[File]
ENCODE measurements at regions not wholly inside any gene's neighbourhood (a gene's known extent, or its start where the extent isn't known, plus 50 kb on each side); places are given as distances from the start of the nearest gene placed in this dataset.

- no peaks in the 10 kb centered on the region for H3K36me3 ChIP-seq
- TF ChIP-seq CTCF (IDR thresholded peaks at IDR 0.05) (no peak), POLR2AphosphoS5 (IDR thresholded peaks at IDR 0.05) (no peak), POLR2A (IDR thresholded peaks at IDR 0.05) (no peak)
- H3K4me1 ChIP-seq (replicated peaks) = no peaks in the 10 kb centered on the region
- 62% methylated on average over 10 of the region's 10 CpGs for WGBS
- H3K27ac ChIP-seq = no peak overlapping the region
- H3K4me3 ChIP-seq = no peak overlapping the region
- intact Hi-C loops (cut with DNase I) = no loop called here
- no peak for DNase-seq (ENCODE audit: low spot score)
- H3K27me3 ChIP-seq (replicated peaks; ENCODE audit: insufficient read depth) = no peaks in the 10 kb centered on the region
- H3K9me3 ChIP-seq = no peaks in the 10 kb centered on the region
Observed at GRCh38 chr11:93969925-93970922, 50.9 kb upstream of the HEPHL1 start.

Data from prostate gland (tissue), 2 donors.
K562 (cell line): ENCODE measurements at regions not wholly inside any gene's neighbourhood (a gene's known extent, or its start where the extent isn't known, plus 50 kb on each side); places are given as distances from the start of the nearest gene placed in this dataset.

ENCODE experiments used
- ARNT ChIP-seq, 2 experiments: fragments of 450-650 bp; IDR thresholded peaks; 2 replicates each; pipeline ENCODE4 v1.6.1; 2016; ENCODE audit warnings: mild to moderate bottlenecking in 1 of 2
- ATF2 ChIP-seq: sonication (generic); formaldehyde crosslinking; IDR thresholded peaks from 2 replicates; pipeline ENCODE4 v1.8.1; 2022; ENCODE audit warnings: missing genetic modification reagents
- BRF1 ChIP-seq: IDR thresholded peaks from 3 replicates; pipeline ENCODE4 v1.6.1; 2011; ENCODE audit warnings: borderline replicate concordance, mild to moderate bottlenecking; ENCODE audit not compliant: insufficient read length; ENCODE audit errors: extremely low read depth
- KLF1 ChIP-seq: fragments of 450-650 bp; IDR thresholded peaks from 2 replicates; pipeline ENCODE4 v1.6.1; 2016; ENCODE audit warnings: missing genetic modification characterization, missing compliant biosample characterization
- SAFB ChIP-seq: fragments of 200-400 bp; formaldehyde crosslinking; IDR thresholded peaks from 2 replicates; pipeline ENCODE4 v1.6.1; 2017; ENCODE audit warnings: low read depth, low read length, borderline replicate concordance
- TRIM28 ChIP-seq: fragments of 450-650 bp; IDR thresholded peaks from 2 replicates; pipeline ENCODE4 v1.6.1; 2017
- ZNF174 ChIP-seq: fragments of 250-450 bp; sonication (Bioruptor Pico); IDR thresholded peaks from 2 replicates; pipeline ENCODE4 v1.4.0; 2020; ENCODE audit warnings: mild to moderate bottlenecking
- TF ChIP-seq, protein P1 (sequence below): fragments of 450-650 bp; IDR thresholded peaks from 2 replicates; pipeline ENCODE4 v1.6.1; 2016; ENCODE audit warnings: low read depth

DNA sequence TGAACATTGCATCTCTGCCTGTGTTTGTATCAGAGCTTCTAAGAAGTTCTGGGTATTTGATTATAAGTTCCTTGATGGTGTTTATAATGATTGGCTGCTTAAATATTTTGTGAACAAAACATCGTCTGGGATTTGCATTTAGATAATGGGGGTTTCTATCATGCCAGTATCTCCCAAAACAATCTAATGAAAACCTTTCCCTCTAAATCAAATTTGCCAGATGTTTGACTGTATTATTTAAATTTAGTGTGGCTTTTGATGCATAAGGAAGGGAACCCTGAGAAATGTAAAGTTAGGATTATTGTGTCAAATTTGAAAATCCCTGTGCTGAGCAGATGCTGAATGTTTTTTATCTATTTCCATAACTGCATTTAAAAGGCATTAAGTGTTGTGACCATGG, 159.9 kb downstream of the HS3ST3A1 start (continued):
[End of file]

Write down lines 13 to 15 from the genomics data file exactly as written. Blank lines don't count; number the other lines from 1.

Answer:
Data from prostate gland (tissue), 2 donors.
K562 (cell line): ENCODE measurements at regions not wholly inside any gene's neighbourhood (a gene's known extent, or its start where the extent isn't known, plus 50 kb on each side); places are given as distances from the start of the nearest gene placed in this dataset.

ENCODE experiments used